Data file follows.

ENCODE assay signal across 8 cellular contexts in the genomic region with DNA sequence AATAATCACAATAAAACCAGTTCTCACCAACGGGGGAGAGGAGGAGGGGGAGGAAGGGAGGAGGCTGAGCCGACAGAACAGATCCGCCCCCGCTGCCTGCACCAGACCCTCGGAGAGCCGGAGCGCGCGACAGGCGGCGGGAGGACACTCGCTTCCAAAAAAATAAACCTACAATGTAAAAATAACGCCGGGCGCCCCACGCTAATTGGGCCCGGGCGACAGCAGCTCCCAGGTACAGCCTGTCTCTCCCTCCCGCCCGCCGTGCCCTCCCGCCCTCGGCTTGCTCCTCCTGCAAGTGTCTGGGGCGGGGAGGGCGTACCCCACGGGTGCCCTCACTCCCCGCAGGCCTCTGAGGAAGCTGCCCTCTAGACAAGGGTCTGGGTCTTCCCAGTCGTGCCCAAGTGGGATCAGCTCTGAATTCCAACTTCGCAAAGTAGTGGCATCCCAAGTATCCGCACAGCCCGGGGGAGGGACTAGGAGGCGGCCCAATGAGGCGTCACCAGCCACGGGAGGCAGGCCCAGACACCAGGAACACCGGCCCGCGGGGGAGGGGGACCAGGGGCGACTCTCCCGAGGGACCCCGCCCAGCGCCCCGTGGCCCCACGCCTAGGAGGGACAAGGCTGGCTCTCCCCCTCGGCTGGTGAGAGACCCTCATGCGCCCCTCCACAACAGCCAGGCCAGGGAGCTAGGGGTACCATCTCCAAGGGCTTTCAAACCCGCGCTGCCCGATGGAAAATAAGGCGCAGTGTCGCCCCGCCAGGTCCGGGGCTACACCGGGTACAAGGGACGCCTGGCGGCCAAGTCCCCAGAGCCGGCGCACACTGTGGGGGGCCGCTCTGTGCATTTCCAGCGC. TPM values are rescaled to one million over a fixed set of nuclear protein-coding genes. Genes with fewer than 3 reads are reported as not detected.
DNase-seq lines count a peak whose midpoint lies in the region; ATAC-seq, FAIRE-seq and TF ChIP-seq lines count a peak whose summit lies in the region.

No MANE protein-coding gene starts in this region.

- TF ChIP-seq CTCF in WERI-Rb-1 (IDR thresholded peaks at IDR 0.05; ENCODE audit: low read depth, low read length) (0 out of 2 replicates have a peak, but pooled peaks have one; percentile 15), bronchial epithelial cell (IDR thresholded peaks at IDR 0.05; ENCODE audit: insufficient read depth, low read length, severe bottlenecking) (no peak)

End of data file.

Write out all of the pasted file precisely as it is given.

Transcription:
ENCODE assay signal across 8 cellular contexts in the genomic region with DNA sequence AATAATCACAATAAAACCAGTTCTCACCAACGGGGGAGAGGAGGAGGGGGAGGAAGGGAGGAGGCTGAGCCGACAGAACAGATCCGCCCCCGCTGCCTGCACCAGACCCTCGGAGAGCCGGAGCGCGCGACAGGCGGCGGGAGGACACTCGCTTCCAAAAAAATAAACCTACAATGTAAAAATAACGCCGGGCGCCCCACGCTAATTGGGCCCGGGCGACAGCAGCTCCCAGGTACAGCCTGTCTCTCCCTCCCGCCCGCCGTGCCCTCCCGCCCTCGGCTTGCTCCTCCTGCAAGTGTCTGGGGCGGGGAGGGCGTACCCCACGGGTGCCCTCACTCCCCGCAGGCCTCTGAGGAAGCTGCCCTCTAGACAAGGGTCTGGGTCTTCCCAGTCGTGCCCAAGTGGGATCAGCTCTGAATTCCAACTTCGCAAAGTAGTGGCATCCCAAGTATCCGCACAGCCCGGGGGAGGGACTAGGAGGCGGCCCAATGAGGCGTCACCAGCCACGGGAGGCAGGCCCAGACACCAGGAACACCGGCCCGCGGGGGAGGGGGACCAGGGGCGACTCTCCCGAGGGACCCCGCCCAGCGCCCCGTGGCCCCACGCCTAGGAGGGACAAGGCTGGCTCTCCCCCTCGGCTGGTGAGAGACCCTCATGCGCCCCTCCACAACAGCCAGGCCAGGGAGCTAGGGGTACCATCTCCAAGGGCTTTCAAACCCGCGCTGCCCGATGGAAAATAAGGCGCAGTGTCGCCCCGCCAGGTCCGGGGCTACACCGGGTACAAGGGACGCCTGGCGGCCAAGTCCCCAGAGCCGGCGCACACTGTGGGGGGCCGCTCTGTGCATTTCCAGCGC. TPM values are rescaled to one million over a fixed set of nuclear protein-coding genes. Genes with fewer than 3 reads are reported as not detected.
DNase-seq lines count a peak whose midpoint lies in the region; ATAC-seq, FAIRE-seq and TF ChIP-seq lines count a peak whose summit lies in the region.

No MANE protein-coding gene starts in this region.

- TF ChIP-seq CTCF in WERI-Rb-1 (IDR thresholded peaks at IDR 0.05; ENCODE audit: low read depth, low read length) (0 out of 2 replicates have a peak, but pooled peaks have one; percentile 15), bronchial epithelial cell (IDR thresholded peaks at IDR 0.05; ENCODE audit: insufficient read depth, low read length, severe bottlenecking) (no peak)